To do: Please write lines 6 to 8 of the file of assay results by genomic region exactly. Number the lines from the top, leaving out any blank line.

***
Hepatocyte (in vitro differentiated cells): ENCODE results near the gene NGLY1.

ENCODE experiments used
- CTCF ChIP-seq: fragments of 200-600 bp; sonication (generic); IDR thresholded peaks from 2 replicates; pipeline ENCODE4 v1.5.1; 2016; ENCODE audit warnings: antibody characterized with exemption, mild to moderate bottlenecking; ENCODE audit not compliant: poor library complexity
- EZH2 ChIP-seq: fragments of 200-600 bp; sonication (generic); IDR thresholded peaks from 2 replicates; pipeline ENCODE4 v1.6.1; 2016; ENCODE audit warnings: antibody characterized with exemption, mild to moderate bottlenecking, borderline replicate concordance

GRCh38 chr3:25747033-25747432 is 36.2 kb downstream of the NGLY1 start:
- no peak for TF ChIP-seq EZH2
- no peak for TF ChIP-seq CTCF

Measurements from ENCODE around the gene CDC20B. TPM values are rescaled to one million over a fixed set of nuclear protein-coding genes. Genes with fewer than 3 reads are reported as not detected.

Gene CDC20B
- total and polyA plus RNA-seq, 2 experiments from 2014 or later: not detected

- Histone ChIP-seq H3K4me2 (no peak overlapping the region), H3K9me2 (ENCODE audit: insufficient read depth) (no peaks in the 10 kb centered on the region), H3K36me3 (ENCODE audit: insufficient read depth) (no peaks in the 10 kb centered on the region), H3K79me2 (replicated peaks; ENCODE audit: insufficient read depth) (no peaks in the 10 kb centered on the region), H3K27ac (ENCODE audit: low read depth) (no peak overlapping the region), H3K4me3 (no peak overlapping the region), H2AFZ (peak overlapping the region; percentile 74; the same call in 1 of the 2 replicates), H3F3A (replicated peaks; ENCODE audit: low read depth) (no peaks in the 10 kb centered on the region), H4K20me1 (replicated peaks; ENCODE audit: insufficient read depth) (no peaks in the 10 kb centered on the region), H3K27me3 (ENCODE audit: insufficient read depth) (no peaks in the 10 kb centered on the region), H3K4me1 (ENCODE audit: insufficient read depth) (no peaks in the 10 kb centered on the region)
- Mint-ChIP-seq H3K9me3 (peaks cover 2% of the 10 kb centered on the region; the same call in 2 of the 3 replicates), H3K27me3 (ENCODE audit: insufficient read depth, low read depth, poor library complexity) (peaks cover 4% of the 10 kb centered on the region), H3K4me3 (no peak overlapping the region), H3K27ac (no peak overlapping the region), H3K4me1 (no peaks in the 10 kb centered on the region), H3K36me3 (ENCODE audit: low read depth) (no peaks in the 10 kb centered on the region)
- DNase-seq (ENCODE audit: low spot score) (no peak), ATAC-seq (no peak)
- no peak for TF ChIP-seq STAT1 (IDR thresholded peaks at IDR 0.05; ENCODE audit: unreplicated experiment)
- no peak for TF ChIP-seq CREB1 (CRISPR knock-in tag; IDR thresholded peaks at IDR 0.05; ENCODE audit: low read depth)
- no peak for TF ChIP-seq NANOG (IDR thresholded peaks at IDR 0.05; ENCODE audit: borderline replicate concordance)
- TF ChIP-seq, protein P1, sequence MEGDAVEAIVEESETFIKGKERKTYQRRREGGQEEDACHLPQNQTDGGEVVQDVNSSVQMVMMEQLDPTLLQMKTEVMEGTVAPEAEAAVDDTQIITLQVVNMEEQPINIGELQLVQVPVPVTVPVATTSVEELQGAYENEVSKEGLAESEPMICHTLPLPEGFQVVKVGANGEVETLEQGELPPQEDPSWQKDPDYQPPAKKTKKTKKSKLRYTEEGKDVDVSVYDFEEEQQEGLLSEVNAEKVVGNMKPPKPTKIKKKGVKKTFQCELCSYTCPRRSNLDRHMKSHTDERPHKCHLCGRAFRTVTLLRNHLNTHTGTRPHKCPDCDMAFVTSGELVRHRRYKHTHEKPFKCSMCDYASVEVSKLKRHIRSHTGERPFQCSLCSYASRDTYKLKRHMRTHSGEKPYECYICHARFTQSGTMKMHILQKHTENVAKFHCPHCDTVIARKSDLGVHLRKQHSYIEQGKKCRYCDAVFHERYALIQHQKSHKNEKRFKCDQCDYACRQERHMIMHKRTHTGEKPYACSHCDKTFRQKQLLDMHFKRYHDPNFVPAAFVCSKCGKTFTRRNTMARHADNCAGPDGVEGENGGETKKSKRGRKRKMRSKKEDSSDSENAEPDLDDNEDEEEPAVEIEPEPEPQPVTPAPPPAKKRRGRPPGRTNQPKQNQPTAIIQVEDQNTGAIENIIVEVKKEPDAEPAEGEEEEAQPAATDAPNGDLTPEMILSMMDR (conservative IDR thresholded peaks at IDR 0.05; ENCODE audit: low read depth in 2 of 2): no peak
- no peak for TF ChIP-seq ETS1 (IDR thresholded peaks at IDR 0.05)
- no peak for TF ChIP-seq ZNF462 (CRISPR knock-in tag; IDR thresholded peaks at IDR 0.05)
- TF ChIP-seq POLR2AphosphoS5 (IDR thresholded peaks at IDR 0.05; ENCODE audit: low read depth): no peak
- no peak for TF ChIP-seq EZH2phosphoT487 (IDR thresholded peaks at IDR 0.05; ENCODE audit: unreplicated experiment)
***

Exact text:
- no peak for TF ChIP-seq EZH2
- no peak for TF ChIP-seq CTCF

Measurements from ENCODE around the gene CDC20B. TPM values are rescaled to one million over a fixed set of nuclear protein-coding genes. Genes with fewer than 3 reads are reported as not detected.